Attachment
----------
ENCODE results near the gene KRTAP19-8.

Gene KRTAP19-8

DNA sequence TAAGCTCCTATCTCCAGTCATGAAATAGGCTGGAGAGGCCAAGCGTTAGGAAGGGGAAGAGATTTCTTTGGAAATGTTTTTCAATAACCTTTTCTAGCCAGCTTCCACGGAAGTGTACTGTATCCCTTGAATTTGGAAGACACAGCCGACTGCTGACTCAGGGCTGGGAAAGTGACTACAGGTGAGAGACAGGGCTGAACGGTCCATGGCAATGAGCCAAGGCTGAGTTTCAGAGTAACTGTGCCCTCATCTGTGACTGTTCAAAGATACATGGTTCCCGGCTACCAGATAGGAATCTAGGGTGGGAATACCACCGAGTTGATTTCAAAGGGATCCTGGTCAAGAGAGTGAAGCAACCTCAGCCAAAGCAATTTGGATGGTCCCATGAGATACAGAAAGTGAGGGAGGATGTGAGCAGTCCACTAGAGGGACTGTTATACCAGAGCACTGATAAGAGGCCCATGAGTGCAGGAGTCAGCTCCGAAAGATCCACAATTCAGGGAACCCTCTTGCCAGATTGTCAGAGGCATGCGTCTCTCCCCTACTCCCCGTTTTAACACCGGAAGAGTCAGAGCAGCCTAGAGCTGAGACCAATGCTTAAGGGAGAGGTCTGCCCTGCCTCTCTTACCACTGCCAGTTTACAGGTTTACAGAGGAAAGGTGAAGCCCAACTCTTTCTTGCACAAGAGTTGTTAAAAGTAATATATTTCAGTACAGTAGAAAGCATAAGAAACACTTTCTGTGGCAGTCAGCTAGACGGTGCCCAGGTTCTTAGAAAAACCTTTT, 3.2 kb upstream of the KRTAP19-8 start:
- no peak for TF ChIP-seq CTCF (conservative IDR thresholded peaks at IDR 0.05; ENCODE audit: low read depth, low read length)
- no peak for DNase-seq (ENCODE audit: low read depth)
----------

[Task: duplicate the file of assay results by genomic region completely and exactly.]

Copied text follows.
ENCODE results near the gene KRTAP19-8.

Gene KRTAP19-8

DNA sequence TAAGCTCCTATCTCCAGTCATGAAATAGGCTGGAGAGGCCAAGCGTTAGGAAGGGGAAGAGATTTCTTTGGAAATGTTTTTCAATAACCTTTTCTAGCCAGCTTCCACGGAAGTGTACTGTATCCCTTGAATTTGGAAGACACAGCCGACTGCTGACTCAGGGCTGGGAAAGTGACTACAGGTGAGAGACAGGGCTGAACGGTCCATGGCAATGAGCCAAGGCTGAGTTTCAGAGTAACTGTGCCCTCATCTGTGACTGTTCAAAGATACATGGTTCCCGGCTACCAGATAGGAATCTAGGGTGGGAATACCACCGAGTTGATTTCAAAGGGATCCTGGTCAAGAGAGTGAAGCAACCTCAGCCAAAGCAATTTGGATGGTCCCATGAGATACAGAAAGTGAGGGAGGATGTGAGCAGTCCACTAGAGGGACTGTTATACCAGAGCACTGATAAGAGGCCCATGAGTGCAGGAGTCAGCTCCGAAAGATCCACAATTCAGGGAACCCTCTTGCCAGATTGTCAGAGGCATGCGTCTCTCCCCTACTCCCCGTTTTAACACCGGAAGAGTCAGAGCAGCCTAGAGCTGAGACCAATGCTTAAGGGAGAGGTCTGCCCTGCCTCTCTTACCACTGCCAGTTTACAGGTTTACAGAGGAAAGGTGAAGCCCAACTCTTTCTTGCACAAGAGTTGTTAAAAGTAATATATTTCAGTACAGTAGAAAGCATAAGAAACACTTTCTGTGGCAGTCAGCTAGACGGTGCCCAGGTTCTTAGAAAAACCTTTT, 3.2 kb upstream of the KRTAP19-8 start:
- no peak for TF ChIP-seq CTCF (conservative IDR thresholded peaks at IDR 0.05; ENCODE audit: low read depth, low read length)
- no peak for DNase-seq (ENCODE audit: low read depth)